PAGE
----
Thousands of RAD-seq Loci Fully Resolve the Phylogeny of the Highly Disjunct Arctic-Alpine Genus Diapensia (Diapensiaceae)

PLoS One. 2015 Oct 8;10(10):e0140175. doi: 10.1371/journal.pone.0140175. eCollection 2015.

Abstract

Restriction-site associated DNA sequencing (RAD-seq) has recently become an important method to generate genome-wide molecular data for species delimitation, phylogeography, and population genetic studies. However, very few empirical studies have so far tested its applicability in phylogenetic reconstruction. The alpine-arctic genus Diapensia was selected to study the origin of the disjunction between the Arctic and the Himalayan-Hengduan Mountains (HHM). However, a previous phylogenetic analysis based on one nuclear and four plastid DNA regions failed to resolve the oldest divergences in Diapensia as well as the relationship between the two HHM species. Here we reconstruct a fully resolved phylogeny of Diapensia and address the conflict between the currently accepted taxonomy and the gene trees in the HHM species using RAD-seq. Based on a data set containing 2,650 loci selected to maximize the number of parsimony informative sites and allowing for a high level of missing data (51%), the phylogeny of Diapensia was fully resolved and each of the four species was reciprocally monophyletic. Whereas the arctic D. lapponica was inferred as sister to the HHM clade in the previous study, the RAD-seq data resolved the two arctic species as sisters to the HHM clade. Similar relationships were inferred from a differently filtered data set with far fewer loci (114) and less missing data (21%), but with lower support and with one of the two HHM species as non-monophyletic. Bayesian concordance analysis and Patterson's D-statistic tests suggested that admixture has occurred between the two HHM species.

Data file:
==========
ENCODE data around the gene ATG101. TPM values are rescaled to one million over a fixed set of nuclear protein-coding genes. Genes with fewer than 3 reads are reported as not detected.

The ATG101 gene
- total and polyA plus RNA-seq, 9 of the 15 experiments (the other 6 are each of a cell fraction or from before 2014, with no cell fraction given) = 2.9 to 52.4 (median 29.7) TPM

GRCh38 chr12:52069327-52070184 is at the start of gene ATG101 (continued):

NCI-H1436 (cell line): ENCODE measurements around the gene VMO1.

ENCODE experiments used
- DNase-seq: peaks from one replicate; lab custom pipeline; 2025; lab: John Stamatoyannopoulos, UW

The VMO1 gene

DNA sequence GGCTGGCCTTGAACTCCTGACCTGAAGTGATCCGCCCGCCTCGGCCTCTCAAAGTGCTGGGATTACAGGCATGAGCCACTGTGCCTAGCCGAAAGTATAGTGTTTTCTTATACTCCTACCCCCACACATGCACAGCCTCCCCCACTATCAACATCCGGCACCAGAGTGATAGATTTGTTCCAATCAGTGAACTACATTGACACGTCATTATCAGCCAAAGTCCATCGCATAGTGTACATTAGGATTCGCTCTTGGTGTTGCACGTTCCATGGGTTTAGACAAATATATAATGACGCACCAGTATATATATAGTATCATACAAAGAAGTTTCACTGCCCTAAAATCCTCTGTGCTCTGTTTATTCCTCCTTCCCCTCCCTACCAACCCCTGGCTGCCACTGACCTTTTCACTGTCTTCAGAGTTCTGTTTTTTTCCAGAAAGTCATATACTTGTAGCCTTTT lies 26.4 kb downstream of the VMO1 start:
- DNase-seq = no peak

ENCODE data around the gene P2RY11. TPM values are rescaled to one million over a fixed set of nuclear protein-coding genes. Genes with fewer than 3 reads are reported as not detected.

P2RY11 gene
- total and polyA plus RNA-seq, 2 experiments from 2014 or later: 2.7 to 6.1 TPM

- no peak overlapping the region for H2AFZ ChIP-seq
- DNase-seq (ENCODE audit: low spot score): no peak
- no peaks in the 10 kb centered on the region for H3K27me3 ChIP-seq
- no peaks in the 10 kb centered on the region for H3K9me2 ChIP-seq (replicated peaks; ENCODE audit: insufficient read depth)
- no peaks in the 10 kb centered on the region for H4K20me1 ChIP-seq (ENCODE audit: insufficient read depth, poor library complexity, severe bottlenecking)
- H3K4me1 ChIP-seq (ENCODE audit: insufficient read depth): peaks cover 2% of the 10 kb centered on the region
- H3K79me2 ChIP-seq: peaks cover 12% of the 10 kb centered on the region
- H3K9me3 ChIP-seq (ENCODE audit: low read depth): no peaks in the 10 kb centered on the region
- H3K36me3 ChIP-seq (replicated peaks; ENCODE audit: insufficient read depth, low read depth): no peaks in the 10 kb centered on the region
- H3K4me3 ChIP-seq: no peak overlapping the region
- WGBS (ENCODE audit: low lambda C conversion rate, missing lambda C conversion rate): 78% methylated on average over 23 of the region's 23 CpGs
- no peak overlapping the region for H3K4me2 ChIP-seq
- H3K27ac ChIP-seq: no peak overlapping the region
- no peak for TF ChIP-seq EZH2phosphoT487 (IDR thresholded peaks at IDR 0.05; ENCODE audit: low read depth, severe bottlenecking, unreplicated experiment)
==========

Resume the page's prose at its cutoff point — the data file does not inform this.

Publication types

  • Research Support, Non-U.S. Gov't

MeSH terms

  • Arctic Regions
  • Embryophyta / classification
  • Embryophyta / genetics*
  • Genes, Plant
  • Genetic Loci
  • Likelihood Functions
  • Multilocus Sequence Typing
  • Phylogeny

Grant support

This work was supported by the Natural History Museum, University of Oslo (www.nhm.uio.no) for the study design, data collection and analysis, and preparation of the manuscript, by Research School in Biosystematics (ForBio), Norway (www.forbio.uio.no) for material collection, and by the China Scholarship Council (CSC; www.en.csc.edu.cn) for living expenses in Oslo. Each funding above has no specific grant number, and YH is the receiver of all of the three grants.